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High Altitude Apogee Detection (100K ft)

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AllDigital

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My son and I have been working on a flight computer for a few years and continue to refine it, sharing our experience with student groups and maybe open sourcing it at some point. We've flown it a few dozen times between 15K-30K feet, but long term we want to put it on a sustainer to >100K feet. We still use commercial altimeters (currently) for safety, but we have very reliable data to capture launch, max accel/thrust, motor burn-out, apogee, fore/aft separation, descent, landing, GPS tracking, and more. For Apogee, we are primarily relying on the barometer. We used to also use tilt detection, but we've had a few flights where the rocket went to 70+ degrees in high altitude winds, while continuing to climb 2K feet, so we don't trust tilt (passively monitoring our apogee logic). We have very reliable 9DoF data calibrated and going through Kalman Filters (using an EM7180 processor), but our attempts to use integrated accelerometer data to calculate apogee have proven unreliable (too early or too late), even when staying within the limits of the accelerometer (500Hz sampling). We have also tried combining the accelerometer readings after motor burn-out, subtracting for gravity, and watching for convergence to (near) zero, but that only works about 50% of the time, as spin or thrashing at apogee creates too much noise on one or more axis.

I've read a dozen previous threads on the topic and it doesn't look like there is a silver bullet, but I'd be interested if anyone has a reliable formula they are using (without giving away any commercial trade secrets). We know we can always use a timer, but we are looking for something more accurate. We can also make a timer better by sampling velocity/angle at lower altitudes and calculating apogee time/altitude, before the barometer cuts out (quadratic regression). Integrating GPS is another option, but regaining lock and getting quality readings is not very precise at apogee, although it is more reliable than we expected.

After a few dozen tests with different rockets, I've been surprised at the amount of instability "at the top" with a some flights. Is it plausible that a (stable) rocket could do a full 180 degree flip well before apogee? Not that tilt is a reliable measure of apogee (it could drop straight back down without tilting), but is it reliable to assume that a 180 degree flip has passed apogee?

Thanks for any ideas and feedback,

Mike
 

UhClem

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There is no real secret. The RDAS Compact did a very good job using the ADXL150 with a 10 bit ADC. Modern accels perform better of course. But as always, details matter. I can't tell you where you are going wrong without more information.

Of course at that altitude, the air is so thin that it doesn't really alter the deployment forces that much if you are off by 10's of seconds.
 

tfish

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This video show one of Jim Jarvis's doing some not so straight...maybe end to end flying...for the last 35K of it's flight..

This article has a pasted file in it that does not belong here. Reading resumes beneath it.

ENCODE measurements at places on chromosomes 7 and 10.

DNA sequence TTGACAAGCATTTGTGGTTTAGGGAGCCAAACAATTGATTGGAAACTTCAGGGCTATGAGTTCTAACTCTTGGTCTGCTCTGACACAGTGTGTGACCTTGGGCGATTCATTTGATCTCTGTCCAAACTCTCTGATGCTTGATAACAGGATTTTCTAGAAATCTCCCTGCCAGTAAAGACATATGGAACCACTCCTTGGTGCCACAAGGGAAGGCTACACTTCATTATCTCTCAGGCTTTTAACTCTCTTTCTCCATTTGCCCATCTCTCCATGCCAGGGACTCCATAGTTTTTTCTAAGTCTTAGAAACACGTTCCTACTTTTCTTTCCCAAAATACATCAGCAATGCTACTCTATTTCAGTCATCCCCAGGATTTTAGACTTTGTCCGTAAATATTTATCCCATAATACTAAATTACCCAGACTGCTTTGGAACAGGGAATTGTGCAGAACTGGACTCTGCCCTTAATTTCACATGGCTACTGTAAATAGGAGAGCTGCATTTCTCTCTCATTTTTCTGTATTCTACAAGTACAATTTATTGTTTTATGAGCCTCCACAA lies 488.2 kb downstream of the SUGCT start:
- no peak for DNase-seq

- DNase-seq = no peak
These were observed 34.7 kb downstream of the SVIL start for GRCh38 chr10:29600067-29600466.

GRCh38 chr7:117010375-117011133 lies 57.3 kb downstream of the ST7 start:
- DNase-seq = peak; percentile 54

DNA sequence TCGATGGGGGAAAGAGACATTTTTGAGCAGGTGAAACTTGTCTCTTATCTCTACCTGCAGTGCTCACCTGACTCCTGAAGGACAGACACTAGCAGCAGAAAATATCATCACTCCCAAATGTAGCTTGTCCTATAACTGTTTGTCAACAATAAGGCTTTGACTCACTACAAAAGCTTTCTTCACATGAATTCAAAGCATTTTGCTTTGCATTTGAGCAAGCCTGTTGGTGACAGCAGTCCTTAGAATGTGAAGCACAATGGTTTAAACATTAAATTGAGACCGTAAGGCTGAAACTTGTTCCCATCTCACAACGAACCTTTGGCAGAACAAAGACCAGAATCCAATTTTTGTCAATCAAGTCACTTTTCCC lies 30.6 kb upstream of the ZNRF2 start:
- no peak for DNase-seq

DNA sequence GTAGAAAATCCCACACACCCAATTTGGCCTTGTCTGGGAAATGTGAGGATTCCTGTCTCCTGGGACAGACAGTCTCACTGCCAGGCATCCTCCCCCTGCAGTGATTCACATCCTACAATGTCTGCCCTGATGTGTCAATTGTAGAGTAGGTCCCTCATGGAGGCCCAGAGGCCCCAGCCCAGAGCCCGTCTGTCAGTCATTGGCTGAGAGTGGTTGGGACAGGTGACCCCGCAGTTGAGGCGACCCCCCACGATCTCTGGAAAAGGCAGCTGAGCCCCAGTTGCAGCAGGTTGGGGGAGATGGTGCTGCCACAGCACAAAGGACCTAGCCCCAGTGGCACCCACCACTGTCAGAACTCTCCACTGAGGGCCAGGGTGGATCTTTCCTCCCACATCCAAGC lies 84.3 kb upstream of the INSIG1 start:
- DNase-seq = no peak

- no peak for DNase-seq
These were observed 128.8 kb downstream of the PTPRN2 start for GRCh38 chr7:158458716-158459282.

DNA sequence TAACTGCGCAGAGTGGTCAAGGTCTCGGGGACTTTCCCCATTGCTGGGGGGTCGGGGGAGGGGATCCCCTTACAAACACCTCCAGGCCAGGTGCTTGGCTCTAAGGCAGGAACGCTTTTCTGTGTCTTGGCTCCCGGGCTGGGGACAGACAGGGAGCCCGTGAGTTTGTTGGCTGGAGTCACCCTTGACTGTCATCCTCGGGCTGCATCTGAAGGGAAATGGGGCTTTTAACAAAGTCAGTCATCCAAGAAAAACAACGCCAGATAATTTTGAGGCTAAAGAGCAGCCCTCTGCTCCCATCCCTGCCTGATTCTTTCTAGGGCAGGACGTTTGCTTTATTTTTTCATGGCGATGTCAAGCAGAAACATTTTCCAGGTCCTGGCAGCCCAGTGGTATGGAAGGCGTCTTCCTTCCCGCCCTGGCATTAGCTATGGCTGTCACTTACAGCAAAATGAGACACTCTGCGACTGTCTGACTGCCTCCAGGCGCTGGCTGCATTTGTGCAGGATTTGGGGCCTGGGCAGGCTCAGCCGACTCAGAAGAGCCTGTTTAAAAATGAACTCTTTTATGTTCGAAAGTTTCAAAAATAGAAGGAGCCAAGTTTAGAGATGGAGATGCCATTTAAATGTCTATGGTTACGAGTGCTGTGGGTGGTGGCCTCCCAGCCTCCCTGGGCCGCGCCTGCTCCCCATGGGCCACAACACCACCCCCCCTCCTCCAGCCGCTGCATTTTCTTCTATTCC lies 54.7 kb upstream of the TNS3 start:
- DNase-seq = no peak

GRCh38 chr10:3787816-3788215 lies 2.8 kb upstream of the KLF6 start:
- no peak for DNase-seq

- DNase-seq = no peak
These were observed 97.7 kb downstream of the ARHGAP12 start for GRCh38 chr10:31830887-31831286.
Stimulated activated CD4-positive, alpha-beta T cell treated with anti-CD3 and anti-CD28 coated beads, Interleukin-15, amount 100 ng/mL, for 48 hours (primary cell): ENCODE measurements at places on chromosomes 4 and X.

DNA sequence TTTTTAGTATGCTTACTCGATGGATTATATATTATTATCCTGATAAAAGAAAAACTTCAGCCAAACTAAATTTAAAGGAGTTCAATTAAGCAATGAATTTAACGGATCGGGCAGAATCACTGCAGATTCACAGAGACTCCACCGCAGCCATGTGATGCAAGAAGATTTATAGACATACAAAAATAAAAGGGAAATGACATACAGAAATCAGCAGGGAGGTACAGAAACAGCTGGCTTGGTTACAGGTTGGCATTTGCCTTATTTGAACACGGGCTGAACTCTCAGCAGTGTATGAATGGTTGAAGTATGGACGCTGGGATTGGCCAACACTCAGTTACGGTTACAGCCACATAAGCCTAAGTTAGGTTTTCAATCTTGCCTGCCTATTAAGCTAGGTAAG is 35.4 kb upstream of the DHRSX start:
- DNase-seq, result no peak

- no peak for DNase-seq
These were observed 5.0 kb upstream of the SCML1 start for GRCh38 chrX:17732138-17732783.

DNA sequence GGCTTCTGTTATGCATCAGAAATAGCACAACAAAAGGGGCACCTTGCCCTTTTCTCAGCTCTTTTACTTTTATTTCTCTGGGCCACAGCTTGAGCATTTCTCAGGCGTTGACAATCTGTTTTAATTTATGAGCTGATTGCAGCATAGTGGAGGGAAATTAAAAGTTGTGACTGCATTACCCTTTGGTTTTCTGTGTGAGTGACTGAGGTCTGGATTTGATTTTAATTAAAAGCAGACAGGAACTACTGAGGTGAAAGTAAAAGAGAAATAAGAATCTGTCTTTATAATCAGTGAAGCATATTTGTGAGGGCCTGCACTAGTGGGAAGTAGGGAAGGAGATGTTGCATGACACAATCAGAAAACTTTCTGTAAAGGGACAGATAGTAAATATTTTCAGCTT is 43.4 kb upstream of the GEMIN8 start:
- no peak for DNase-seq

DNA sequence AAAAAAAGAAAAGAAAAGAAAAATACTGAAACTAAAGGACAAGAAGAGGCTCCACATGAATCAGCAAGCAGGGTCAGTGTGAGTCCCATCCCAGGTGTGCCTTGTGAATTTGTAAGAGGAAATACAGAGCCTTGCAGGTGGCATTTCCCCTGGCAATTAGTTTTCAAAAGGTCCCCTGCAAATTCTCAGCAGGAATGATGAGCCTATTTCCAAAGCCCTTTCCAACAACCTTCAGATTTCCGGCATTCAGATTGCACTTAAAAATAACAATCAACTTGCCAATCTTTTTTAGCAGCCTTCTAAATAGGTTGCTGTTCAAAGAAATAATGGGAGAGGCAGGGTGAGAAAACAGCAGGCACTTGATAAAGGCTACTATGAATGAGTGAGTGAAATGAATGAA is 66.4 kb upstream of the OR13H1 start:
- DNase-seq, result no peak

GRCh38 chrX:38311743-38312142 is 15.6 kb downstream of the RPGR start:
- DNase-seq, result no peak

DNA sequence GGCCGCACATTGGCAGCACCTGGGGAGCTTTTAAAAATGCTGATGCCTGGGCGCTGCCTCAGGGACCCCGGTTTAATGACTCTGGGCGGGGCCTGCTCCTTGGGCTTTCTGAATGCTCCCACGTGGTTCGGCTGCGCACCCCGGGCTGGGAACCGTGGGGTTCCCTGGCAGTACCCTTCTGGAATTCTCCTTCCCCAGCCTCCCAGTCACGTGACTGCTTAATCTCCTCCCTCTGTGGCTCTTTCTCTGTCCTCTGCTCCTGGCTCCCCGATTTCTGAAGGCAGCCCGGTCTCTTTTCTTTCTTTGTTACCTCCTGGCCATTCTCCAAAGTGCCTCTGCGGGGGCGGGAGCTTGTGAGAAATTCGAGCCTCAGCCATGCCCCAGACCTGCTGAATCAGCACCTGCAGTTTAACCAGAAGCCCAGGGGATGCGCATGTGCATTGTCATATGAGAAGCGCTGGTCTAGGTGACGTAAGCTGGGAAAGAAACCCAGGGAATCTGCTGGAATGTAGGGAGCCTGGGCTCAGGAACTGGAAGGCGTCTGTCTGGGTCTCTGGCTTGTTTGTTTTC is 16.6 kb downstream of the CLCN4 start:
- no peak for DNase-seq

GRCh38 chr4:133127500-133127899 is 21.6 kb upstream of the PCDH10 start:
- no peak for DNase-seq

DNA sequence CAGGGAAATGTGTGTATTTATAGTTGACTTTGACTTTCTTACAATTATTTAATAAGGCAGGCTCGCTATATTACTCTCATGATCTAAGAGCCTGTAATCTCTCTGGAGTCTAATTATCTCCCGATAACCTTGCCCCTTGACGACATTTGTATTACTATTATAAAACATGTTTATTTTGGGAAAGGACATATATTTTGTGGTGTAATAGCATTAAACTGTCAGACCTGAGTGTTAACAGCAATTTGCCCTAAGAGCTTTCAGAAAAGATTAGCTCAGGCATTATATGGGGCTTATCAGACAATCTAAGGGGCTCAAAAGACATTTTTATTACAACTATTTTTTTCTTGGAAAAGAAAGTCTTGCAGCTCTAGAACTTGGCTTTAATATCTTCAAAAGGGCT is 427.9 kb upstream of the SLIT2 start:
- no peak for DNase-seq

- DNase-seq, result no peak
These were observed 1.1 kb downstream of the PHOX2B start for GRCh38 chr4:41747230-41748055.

Tony
 

ksaves2

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There is no real secret. The RDAS Compact did a very good job using the ADXL150 with a 10 bit ADC. Modern accels perform better of course. But as always, details matter. I can't tell you where you are going wrong without more information.

Of course at that altitude, the air is so thin that it doesn't really alter the deployment forces that much if you are off by 10's of seconds.
Yup, Down low under 10k it’s nice to get the apogee deployment to occur at the most lowest velocity on the ascent. If way up high in a vacuum, no air to stress the apogee harness. Took me awhile to realize that. Like David says, can be off by 10’s of seconds and probably won’t matter much at 100k. (Probably 50k wouldn’t matter either.)
Kurt Savegnago
 

jderimig

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monitoring our apogee logic). We have very reliable 9DoF data calibrated and going through Kalman Filters (using an EM7180 processor), but our attempts to use integrated accelerometer data to calculate apogee have proven unreliable (too early or too late), even when staying within the limits of the accelerometer (500Hz sampling).
What do you consider too early or too late? I have gotten reasonable accurate apogee deployments using accelerometer integration only on customer flights in the 60-80K foot range as verified by one-board video. When I say reasonable accurate I mean apogee detection often within a second of true apogee.

How far are you off?
Is your error biased (always late or early)?
I get nervous when someone says "calibrated IMU". How was it calibrated?
How are you doing the numerical integration of the acceleration?
How are you using Kalman filters?
How are you accounting for gravity in your integration to velocity?
 

cerving

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Even if the apogee value derived by integrating the filtered accelerometer value doesn't agree 100% with the apogee derived from your filtered baro value, the inflection points that indicate apogee should be close, assuming a fairly nominal flight profile. If your flight profile is not nominal, you probably won't get anywhere near 100K, so you might want to let the baro handle your deployments under 50K or so.
 

AllDigital

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Thanks guys. It has been about a year, since I had a run at using the acceleration data for estimating apogee and trying to estimate altitude. Since the barometer-based apogee and altitude were sufficient, I gave up without a lot of effort. In looking back at some of that data, it looks like I had timing issues and/or noise right at launch, so I potentially lost large amounts of samples at the most important time.